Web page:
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Intel launches a discrete GPU

QuizzicalQuizzical Member LegendaryPosts: 23,898

Basically, they took the integrated GPU in Tiger Lake, made a separate, smaller chip without the CPU, and called it a discrete GPU.  Intel is pitching this as a competitor to Nvidia's MX350, which is basically a laptop version of a desktop GeForce GTX 1050.  And yes, that means it's a laptop part.  You can't get it in a desktop, but that's okay because you wouldn't want to, anyway.

Intel is claiming that they will launch a higher end GPU for desktops later.  This isn't it.  But it is their first discrete GPU launch since 1998, so it's progress of sorts.  Maybe.


  • QuizzicalQuizzical Member LegendaryPosts: 23,898
    xD_Gaming said:
    Raj imho is not going to take Intel to the next level. As you've seen AMd increase it's gpu 10 fold after he left.

    Also by the specs, this looks to be not even for a laptop but for hand  held mobile devices, a sector yet to be completely claimed by any chipmaker. 
    No.  You don't put a discrete GPU in mobile devices.  If you want a more powerful GPU, you scale up the integrated one to whatever you need.
  • QuizzicalQuizzical Member LegendaryPosts: 23,898
    xD_Gaming said:
    could be, but where does that fit in with intels new cpu stacking technology. Also the node size , which still seems to be stuck at 10 nm. 
    This isn't a Foveros part.  You can't just take random dies, stack them on top of each other, and expect it to work.  Every die has to be designed to be stacked with the other dies, and they all have to agree on exactly where the TSVs or whatever you're using should go.
  • CleffyCleffy Member RarePosts: 6,373
    edited November 2020
    Technology achievements are usually not determined by the management, but the organization. There are ways that management can improve the results, but all the work is done by the engineers which Intel has. The limiting factor for Intel are technology agreements and patents. The basics to get a fast GPU are there, but will AMD and nVidia let you use their patents?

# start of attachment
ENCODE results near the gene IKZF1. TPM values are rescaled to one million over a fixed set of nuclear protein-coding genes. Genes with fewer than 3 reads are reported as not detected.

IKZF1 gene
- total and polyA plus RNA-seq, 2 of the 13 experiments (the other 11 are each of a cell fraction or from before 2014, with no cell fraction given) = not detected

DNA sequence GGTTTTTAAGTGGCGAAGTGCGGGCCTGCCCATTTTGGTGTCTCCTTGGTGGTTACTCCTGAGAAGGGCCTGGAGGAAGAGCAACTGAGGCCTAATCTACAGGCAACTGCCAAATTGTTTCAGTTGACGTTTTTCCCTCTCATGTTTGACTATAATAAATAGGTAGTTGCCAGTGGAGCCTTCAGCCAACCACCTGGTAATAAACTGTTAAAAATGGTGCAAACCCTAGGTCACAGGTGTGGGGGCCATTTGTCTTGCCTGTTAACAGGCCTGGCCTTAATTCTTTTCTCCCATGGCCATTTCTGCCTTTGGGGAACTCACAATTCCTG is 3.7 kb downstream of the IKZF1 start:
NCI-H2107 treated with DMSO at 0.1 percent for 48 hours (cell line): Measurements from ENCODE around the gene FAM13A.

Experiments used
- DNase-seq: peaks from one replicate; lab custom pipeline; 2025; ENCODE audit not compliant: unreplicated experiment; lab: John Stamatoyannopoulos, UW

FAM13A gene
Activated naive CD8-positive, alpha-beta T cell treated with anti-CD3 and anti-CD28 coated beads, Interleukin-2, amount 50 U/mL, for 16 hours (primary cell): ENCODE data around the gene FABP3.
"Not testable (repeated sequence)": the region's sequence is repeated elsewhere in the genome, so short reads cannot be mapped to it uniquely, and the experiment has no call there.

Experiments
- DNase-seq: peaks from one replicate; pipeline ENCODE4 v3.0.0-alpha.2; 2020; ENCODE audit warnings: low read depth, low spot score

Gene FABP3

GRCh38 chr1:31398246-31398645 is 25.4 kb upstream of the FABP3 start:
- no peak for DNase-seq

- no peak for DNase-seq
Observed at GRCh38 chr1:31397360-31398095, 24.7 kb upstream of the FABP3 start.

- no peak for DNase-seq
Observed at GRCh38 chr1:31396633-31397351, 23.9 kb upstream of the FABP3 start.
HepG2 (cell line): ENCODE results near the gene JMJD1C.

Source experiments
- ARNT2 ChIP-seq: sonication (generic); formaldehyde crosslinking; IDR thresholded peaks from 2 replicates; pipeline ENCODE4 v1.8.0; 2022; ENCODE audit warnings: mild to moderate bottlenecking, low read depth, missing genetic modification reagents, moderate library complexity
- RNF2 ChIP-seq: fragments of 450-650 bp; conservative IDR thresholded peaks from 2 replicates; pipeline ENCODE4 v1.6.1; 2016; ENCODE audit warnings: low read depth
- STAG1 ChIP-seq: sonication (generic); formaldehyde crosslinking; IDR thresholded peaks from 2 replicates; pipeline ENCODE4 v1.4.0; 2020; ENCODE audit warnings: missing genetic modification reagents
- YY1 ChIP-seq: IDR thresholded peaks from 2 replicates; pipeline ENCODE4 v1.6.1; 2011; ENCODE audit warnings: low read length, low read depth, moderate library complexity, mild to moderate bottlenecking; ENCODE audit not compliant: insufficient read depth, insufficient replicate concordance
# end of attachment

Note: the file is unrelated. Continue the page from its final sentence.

What AMD did with GCN and to an extent VLIW was have a common architecture for both consumers and professionals that improved with iterations. RDNA may be a departure from this to a more consumer focused architecture. 
  • RidelynnRidelynn Member EpicPosts: 7,299
    edited November 2020
    Cleffy said:
    Technology achievements are usually not determined by the management, but the organization. 
    This is true on the surface... but... the achievements are usually done by the R&D team - the engineers that put in the inspiration and work to take something from an idea, to design, through mass production. I'm not saying your wrong by saying "organization" though, bear with me a sec.

    But they can't do it alone. They need support - and that is exactly where management comes in.

    If you mismanage the organization, the ship sinks. If marketing can't sell the product. If exces don't get engineering the pay and benefits to stick around. If HR allows a toxic workplace to exist. If the janitors don't take out the trash... 

    Like you said, it does take an entire organization to make it all work.

    And Intel has had a pretty famously bad management team as of late.

    This particular product is to serve the ultralight and ultrathin laptop market that also requires discrete GPU level power. I have no idea who that would be... but I guess their prayers have now been answered. I'm wondering how close the R4000 APUs from AMD come to this (which are still Vega architecture based) - those were already pretty darn close to MX350 level performance.

    And the 5000 series APUs are around the corner, with all new RDNA2 graphics cores in the IGP. 
  • QuizzicalQuizzical Member LegendaryPosts: 23,898
    edited November 2020
    Apparently now Intel has said that there will be a desktop version of the same card, but it will be OEM-only.  It's coming next year.
  • TorvalTorval Member LegendaryPosts: 21,719
    Quizzical said:
    Apparently now Intel has said that there will be a desktop version of the same card, but it will be OEM-only.  It's coming next year.

    It's the only way they could sell it. I suppose they could still redeem themselves with a decent discrete card, but for now the stumbling and bumbling continues.

    Duopolies are troublesome because when one party or vendor stumbles it provides little incentive for the other competitor. The device market is more complex now than just desktops and laptops, but it still doesn't bode well that Intel is fumbling so horribly of late.
    traveller, interloper, anomaly, iteration

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